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What is the Illinois Statute of Limitations for Personal Injury?

 Posted on May 03,2024 in Personal Injury

IL injury lawyerAfter people are injured in an accident, whether it is a car accident, a dog bite, a pedestrian accident, or a workplace accident, their thoughts are not usually on how much time they have to bring a lawsuit. This is especially true when the accident results in the death or catastrophic injury of a loved one.

Although thinking about how long you have to file a lawsuit after an accident may seem bothersome when you are dealing with the immediate aftermath of the accident, it is very important to do so right away. The amount of time you have to file a lawsuit or claim against an insurance company is not very long, and the longer you wait, the harder it can be to get evidence supporting your case. To learn more about this topic, read this blog and then get in touch with one of our Illinois personal injury attorneys for more help.

What is the Difference Between a Civil and Criminal Lawsuit? 

Most people know that when you commit a crime, you can be taken to criminal court and prosecuted. But what do you call actions that are not necessarily criminal in nature that still have a negative impact on someone - like when a dog bites a child, or when someone publishes false information about someone else in a newspaper?

Civil law handles issues like this, and instead of being called “crimes,” the actions are called “torts.” Different laws apply to criminal and civil law, and they are treated in different ways. For example, it is harder to prove that someone is guilty of a crime than of a tort.

What is a Statute of Limitations? 

“Statute of limitations” is just the legal term for how much time you have after an accident happens to sue someone or their insurance company. Virtually every criminal and civil case has a statute of limitations. These exist so that:

  • Necessary evidence does not get lost
  • Witness testimony is not forgotten
  • Accusations without merit cannot be brought years later
  • People who might have been accused of a crime or a tort can get on with their lives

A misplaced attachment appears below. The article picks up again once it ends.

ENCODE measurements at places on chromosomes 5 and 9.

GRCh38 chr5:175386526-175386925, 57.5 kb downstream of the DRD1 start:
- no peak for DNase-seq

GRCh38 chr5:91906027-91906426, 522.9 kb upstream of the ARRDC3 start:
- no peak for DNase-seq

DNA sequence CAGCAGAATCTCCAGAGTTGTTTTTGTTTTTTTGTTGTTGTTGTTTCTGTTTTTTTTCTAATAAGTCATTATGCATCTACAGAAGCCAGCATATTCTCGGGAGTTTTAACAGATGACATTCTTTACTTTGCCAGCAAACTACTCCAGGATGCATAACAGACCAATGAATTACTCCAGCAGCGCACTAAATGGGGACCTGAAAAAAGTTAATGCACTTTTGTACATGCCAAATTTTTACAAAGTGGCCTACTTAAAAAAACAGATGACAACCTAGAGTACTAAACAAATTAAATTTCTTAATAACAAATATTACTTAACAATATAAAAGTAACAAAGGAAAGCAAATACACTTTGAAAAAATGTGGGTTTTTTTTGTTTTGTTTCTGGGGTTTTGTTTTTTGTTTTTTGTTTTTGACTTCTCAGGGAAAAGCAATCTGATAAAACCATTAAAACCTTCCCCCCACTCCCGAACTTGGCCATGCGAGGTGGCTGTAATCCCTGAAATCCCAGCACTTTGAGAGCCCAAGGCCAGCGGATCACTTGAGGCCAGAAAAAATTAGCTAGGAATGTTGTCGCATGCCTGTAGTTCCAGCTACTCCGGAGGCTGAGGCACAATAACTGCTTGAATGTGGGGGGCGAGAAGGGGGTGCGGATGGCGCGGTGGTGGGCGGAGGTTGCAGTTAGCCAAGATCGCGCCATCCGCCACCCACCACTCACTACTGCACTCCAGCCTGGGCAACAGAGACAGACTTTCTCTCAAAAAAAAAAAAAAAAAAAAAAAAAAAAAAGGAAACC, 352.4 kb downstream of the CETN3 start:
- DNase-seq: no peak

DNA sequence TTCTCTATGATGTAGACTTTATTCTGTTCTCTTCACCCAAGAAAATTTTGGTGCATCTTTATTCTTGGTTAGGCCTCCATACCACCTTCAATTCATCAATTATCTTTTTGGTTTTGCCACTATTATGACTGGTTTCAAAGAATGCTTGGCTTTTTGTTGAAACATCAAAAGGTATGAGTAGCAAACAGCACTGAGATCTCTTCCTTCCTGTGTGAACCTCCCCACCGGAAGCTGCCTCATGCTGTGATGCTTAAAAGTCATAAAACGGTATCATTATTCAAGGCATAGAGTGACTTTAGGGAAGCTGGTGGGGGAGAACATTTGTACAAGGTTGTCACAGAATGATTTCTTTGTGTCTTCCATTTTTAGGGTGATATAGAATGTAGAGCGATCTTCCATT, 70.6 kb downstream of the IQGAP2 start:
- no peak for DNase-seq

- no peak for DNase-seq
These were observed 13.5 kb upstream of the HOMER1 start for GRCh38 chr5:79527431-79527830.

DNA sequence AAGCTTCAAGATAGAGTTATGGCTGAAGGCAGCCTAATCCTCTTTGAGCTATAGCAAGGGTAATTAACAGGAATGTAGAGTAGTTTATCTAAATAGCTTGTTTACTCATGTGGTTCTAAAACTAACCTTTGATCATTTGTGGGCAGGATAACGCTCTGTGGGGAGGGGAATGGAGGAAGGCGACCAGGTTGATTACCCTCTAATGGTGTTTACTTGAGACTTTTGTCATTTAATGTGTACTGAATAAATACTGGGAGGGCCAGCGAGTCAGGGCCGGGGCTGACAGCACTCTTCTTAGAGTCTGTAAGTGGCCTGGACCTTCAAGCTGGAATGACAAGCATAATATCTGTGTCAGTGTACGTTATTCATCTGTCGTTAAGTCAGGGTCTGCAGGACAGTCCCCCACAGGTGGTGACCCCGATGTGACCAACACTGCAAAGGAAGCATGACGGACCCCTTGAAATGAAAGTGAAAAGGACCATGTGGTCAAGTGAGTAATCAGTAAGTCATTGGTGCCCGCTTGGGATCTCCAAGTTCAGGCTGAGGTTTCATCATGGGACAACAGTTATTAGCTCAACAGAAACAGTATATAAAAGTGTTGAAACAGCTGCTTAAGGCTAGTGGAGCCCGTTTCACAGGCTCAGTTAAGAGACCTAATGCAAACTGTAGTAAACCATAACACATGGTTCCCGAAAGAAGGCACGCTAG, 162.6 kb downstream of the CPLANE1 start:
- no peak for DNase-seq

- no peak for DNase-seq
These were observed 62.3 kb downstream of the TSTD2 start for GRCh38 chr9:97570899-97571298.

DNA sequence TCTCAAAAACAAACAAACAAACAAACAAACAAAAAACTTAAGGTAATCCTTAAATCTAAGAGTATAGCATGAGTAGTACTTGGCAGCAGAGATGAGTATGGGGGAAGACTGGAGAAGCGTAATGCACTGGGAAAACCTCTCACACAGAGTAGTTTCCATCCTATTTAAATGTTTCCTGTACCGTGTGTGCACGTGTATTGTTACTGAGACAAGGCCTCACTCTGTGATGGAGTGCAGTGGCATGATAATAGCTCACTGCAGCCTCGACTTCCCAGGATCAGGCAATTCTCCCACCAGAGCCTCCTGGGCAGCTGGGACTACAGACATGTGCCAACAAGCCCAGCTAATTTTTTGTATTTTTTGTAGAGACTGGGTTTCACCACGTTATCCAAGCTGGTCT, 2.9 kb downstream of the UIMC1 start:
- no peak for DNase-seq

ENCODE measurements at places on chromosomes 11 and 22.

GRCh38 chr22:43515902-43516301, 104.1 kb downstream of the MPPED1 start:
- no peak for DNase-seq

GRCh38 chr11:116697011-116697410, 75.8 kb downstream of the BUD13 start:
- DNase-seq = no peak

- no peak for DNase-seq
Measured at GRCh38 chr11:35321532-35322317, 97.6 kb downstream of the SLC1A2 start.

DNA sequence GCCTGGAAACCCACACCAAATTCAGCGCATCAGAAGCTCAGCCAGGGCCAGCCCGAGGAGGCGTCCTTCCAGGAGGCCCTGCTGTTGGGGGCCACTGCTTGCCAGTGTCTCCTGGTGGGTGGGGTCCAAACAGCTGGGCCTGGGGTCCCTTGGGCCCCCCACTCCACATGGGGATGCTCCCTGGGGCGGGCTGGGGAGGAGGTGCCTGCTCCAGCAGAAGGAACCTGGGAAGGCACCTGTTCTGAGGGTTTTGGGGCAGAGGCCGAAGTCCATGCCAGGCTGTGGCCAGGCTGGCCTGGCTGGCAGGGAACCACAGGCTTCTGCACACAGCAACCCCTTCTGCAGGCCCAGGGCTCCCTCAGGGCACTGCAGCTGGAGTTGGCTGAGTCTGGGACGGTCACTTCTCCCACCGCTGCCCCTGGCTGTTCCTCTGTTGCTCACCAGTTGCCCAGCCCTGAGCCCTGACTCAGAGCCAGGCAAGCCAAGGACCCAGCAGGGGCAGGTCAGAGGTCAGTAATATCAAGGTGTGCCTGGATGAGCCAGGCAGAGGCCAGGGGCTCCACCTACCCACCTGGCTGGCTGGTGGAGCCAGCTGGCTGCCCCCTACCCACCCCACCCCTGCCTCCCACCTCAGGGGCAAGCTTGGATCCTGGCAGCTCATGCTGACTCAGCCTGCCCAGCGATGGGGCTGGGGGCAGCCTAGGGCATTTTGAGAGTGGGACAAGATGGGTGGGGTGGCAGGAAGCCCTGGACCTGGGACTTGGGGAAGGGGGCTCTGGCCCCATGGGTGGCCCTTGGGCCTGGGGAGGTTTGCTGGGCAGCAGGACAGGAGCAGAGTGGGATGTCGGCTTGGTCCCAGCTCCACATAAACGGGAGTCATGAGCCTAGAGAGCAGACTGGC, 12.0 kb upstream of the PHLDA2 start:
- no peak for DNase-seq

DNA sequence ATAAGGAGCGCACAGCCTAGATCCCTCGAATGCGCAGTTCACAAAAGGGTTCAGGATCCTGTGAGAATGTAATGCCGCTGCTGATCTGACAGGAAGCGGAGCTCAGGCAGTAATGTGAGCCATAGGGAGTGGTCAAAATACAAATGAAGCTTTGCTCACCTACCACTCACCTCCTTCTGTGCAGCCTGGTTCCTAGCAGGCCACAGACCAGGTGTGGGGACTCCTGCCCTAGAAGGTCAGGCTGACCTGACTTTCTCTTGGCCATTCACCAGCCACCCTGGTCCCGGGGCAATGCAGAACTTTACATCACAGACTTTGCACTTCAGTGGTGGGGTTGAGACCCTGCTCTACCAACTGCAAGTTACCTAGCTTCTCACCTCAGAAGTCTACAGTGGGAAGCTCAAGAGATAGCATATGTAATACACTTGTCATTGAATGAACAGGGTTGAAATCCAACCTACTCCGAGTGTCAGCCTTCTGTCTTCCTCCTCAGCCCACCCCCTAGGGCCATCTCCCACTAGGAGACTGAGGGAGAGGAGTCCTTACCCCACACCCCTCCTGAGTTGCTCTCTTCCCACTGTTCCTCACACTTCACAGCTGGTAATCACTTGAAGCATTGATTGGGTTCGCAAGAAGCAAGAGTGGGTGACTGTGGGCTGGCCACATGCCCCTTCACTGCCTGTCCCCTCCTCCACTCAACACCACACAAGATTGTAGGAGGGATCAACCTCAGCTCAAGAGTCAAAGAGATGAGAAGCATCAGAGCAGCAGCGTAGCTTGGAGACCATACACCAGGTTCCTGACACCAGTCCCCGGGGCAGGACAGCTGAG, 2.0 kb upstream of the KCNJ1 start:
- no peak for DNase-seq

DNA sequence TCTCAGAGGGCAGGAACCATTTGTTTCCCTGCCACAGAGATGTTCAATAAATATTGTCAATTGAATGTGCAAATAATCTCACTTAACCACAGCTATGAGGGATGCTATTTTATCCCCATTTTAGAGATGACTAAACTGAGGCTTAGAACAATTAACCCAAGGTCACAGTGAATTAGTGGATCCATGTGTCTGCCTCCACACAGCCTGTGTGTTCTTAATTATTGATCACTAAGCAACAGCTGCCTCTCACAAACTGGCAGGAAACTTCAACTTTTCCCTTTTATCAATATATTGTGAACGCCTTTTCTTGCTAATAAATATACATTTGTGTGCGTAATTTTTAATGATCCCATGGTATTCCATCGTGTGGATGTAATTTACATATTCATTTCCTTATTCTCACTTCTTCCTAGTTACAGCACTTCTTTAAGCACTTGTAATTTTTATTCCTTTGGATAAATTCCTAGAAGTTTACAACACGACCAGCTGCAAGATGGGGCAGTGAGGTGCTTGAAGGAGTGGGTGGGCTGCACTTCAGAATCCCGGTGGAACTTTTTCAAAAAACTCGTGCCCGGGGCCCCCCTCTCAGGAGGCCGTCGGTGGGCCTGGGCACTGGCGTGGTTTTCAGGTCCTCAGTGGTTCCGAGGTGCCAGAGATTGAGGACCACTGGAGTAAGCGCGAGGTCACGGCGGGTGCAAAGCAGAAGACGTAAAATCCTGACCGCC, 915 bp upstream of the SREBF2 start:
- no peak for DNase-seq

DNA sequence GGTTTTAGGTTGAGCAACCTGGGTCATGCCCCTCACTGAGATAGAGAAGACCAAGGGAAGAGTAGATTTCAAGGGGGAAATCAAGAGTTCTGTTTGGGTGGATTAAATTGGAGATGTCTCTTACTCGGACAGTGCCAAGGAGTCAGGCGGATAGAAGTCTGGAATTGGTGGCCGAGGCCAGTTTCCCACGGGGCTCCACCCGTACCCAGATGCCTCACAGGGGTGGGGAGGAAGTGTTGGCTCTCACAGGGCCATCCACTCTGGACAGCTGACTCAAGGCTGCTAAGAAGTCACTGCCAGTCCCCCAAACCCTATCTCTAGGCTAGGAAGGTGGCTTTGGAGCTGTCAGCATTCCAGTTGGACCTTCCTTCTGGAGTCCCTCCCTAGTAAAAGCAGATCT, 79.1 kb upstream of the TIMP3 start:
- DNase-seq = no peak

Certain very serious crimes do require longer statutes of limitations, and state and federal law sometimes change to reflect that. For example, the Illinois Statute of Limitations for sex crimes against adults was eliminated completely in 2019.

When Does the Statute of Limitations Start? 

The Illinois Code of Civil Procedure talks about civil laws and how they work. For personal injury lawsuits, the law says that people who want to bring a case only have two years from: 

  • The date the injury happened.
  • The date they knew (or should have known) they were injured
  • The date they became mentally competent
  • The date they turned 18

Can the Illinois Personal Injury Statute of Limitations Be Extended? 

Rarely, situations can affect or extend the statute of limitations. For example, if you were hurt in a drunk driving accident and the person responsible for the accident was involved in a criminal DUI case, the statute of limitations may be affected by the criminal case. Usually, however, your best chance of meeting with success in a personal injury claim is by acting quickly, hiring a great attorney, and avoiding statute of limitations issues completely.

Hurt in an Accident? Call Our DuPage County, IL Personal Injury Lawyers Now

At SpyratosDavis LLC, we understand completely that the law around personal injury can be confusing. Fortunately, you do not have to be an expert in the law to work with us; instead, we handle the legal side of things while you focus on healing and moving forward. While we believe in answering clients’ questions and keeping our clients informed about their cases, we are here to do the heavy lifting and will relieve you of as much work as possible. Call us today at 630-810-8881 to schedule a free consultation with one of our friendly, knowledgeable Chicago, IL personal injury attorneys.

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